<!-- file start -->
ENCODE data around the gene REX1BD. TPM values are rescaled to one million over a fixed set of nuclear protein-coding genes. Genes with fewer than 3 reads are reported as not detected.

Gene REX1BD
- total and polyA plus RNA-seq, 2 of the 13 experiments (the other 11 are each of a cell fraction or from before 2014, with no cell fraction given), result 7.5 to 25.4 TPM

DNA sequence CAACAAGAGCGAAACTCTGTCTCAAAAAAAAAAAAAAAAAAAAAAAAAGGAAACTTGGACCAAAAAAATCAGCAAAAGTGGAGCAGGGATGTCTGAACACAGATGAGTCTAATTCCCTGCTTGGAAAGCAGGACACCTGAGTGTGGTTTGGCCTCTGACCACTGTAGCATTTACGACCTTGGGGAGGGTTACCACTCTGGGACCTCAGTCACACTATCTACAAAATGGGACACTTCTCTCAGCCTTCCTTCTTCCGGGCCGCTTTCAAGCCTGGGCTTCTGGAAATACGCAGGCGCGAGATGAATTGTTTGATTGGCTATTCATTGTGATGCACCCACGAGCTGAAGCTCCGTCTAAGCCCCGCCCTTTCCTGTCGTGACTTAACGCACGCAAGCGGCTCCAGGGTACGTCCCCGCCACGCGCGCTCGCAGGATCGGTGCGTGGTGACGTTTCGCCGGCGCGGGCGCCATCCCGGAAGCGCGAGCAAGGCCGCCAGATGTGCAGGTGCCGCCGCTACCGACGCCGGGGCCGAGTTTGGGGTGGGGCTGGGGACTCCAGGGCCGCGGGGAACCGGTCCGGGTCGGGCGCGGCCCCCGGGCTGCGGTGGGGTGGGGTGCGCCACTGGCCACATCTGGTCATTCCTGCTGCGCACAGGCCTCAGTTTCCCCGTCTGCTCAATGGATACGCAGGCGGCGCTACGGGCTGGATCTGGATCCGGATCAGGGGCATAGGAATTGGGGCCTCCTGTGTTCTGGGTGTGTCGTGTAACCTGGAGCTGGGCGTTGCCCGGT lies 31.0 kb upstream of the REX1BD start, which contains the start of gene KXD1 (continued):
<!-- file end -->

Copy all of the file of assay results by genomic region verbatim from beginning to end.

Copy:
ENCODE data around the gene REX1BD. TPM values are rescaled to one million over a fixed set of nuclear protein-coding genes. Genes with fewer than 3 reads are reported as not detected.

Gene REX1BD
- total and polyA plus RNA-seq, 2 of the 13 experiments (the other 11 are each of a cell fraction or from before 2014, with no cell fraction given), result 7.5 to 25.4 TPM

DNA sequence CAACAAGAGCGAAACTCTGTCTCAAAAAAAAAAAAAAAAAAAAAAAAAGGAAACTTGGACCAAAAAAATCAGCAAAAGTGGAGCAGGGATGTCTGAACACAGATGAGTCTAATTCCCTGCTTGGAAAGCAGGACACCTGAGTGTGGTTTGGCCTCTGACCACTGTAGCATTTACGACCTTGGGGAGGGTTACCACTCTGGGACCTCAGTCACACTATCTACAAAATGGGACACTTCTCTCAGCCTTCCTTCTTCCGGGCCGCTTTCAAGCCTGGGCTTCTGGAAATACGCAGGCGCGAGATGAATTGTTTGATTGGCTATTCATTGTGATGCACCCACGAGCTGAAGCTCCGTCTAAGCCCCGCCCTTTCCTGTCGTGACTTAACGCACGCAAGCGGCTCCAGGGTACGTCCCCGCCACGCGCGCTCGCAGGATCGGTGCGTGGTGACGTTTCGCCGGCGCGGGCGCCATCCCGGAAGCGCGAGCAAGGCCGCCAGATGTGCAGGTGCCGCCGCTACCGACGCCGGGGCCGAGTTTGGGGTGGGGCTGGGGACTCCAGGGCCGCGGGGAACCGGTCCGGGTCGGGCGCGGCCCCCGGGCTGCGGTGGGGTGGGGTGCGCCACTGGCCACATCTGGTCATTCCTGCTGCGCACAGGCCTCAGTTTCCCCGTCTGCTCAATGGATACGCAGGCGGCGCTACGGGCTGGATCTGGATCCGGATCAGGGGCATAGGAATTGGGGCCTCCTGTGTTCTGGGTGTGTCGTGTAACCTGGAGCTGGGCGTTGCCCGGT lies 31.0 kb upstream of the REX1BD start, which contains the start of gene KXD1 (continued):